Kozhikode: Entrepreneurship is in his blood. And, that’s exactly the spirit which gave him the courage to wind up his stationery business at Chavakkad in Thrissur district and move to Kozhikode to pursue a bigger entrepreneurial dream in 1997. After two decades, he is literally the king of hoarding (out of home media) business in Kerala. Recently, he forayed into PVC designer door business, for which he has laid out a roadmap to become a Rs. 500-crore company by 2023. Passionate about farming, he has also made investments in hi-tech dairy farms.
N K Abdul Jaleel lives the unflagging entrepreneurial spirit of Malabar. Starting with a small stationery business, he gradually scaled great heights through his hoarding business. Today, by providing vantage points at 500-plus locations all over Kerala, his Jay ‘N’ Jay Hoarding Company helps many leading brands run promotional campaigns. Later, he also entered the PVC designer door segment and conquered the market with the brand ‘Stylex Doors’. As Jaleel and his son Junaid successfully run their business empire they are equally focused on many of their big plans for tomorrow. In this issue of Destination Kerala,
we feature this father-son duo for our readers
Meet N K Abdul Jaleel, Managing Director of Jay ‘N’ Jay Hoarding Company Pvt. Ltd. and Stylex Doors. I met Jaleel, in his late forties, and son Junaid, who joined the business two years ago, at his palatial house in Kozhikode. An astute businessman, Jaleel has the typical Malabar entrepreneurial spirit – the drive to grow a local venture into a global business.
After his father’s demise in 1991, Jaleel was running the stationery shop at Chavakkad. But he was always thinking of doing something big, a business which has more potential to scale up. “It was then one of my friends suggested to venture into outdoor media business. Those days, the State was witnessing a gradual transition in the sector. Flex sheets had slowly started to replace painted billboards and hoardings. During my brief research, I found the market in Kochi very competitive. But Kozhikode and Thiruvananthapuram had huge untapped potential. I found Kozhikode more suitable for the business and started Jay ‘N’ Jay Hoarding Company in 1997,” Jaleel said.
Today, Jaleel’s firm has 500-plus hoarding points across Kerala together constituting around 3.5 lakh sq. ft. with many leading business houses like Malabar Gold & Diamonds, Francis Alukkas, VKC Group and Bhima Jewellers among the list of long-term clients.
Almost two decades later, another novel entrepreneurial idea struck Jaleel while he was holidaying in China. “The decision to set up a business in readymade PVC doors was very accidental. In China, I happened to visit the production facility of a readymade door company. It really fascinated me and instantly I made up my mind to set up a similar venture back home,” he says.
In April 2017, Jaleel entrusted Junaid the responsibility of running the hoarding business as he became fully involved in the new venture. According to Jaleel, Stylex Doors will be the growth driver of the Group in the coming years. “In our assessment, today readymade PVC designer doors is a Rs. 6000-crore industry in Kerala. At present, companies based in Gujarat, Tamil Nadu and Andhra Pradesh are the leading players. The competition is tough but we have done the groundwork well,” he says.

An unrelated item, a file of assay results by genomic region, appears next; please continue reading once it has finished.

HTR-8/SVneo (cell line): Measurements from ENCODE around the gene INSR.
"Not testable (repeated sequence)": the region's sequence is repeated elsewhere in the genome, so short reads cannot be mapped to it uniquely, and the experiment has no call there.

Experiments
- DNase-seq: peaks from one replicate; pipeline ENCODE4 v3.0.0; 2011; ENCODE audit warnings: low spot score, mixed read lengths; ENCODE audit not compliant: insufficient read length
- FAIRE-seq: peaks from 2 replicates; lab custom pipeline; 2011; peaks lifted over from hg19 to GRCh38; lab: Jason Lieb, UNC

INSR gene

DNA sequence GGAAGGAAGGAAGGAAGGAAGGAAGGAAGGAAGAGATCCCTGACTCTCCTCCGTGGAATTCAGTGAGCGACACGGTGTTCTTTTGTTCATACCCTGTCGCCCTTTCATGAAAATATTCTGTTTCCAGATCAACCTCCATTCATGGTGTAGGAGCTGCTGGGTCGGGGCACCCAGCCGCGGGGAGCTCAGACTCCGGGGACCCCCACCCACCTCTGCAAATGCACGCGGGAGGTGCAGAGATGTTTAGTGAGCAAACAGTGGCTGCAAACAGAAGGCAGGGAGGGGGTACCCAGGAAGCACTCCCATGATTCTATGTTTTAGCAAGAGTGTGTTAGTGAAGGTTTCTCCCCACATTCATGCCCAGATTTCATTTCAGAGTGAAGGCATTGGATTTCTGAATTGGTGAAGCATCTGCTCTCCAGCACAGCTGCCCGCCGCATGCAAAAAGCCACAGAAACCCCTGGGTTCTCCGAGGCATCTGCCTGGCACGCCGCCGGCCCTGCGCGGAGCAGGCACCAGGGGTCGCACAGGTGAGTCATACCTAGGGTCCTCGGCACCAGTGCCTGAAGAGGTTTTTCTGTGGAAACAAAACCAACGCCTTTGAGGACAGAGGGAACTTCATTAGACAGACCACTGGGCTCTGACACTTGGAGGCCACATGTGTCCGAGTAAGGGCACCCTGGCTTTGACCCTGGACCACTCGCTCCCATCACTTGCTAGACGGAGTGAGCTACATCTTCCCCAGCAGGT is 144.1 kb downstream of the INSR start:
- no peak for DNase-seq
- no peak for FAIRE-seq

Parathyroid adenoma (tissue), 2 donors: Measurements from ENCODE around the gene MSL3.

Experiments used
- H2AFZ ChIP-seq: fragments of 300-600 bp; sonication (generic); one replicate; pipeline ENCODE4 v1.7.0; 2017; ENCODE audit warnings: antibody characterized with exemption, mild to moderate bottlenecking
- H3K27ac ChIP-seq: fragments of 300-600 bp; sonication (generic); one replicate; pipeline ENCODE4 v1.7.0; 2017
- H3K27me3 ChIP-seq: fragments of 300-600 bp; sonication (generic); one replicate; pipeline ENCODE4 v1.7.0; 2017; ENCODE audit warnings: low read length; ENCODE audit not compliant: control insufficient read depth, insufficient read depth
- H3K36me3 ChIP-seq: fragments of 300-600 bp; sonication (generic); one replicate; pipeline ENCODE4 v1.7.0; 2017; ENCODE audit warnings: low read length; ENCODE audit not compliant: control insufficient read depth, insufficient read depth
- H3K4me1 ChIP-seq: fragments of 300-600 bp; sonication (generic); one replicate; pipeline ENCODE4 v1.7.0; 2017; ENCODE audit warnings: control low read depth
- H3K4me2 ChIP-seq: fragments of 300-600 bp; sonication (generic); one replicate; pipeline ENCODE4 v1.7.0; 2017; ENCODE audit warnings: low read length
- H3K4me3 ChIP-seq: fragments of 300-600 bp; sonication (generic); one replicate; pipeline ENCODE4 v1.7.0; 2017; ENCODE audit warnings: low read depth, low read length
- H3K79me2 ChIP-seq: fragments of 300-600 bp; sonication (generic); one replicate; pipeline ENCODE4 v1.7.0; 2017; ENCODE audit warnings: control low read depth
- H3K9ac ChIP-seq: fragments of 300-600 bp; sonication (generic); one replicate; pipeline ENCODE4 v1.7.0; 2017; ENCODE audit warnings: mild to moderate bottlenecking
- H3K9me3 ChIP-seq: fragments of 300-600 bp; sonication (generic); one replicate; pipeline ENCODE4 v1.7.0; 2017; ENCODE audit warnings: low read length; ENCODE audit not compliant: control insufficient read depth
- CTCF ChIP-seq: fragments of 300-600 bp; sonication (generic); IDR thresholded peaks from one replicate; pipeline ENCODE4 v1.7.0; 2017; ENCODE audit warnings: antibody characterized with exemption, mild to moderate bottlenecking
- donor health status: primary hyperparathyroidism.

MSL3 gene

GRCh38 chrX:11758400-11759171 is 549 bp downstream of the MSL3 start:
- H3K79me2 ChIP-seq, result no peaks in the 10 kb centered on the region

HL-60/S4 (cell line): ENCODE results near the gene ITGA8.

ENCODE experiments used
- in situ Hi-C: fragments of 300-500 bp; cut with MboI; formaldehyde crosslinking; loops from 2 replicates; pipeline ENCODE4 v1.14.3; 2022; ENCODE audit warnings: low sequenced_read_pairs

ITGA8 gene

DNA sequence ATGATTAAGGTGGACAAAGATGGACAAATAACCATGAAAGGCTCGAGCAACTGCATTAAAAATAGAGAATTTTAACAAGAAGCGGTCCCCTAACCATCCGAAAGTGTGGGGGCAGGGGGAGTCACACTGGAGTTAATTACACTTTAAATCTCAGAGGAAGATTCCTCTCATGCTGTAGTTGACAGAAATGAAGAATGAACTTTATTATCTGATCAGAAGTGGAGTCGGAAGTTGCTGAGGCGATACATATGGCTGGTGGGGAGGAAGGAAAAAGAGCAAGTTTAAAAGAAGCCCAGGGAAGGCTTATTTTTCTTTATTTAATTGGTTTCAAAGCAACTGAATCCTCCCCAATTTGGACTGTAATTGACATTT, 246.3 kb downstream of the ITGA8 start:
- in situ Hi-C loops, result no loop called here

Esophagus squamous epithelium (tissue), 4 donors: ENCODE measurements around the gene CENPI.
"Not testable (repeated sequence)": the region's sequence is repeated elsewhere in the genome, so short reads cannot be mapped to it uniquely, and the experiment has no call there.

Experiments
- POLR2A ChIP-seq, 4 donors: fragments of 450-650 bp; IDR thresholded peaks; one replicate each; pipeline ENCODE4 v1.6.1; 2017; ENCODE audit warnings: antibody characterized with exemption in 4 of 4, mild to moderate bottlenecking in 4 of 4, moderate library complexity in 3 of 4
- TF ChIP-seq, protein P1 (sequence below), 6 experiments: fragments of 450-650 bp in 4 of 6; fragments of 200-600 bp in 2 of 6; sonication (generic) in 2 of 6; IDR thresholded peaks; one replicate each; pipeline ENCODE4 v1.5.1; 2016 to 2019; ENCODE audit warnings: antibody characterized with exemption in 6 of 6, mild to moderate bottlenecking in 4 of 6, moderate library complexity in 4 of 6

Stylex Doors, which secured ISO-9001:2015 certification, now has 60 outlets across Kerala and one in Bengaluru. It has a state-of-the-art manufacturing facility in Malappuram district. “For us it doesn’t take more than 80 seconds to manufacture a door. That’s the specialty of the hi-tech manufacturing facility. No other company has such a facility in Kerala now. In a day, we are able to produce around 1000 to 1200 doors based on demand. The intent is to manufacture at least 20,000 doors in the facility every month,” he says.
Jaleel has plans to set up four more factories across South India by 2023. “Our mission is to make this a Rs. 500-crore company within the next five years. For that, we have to expand the product portfolio by venturing into manufacturing of Unplasticized Poly Vinyl Chloride (UPVC) products. With five factories, we look forward to supply a minimum of 5000 doors per day across South India,” he says. While Jaleel preferred not to disclose the fund required for expansion, which would drive his vision of achieving a turnover of Rs. 500-crore by 2023, he said the investment would be made by a consortium of directors and would not require loans.
Why are UPVC products considered more suitable for construction? I asked. “UPVC windows and doors offer many of the performance characteristics which no other material so far has been capable of offering - be it low maintenance, rain insulation, chemical resistance, salt water resistance and the like. Due to these qualities, UPVC has garnered more than 50 per cent market share in countries like the UK and the US,” he pointed out.
According to Jaleel, the growth of his business will hinge on how well the South Indian market embraces new trends in construction industry. “The sector is witnessing a massive change. In the near future, PVC or UPVC panels will replace plastering and painting on walls. It would be much cheaper, take less time to put up and have better finish and look. PVC can also replace window and door frames. With our state-of-the-art manufacturing facility, we are able to supply doors which are more durable and of high quality. In our initial research, we found that products available in Kerala were of poor quality. So we decided to provide better quality at the same price. We also have HD printed doors, which are far ahead in terms of quality. My experience in HD flex sheet printing came in handy here. It can be so customised that a customer can even emboss a picture of himself on it,” he said.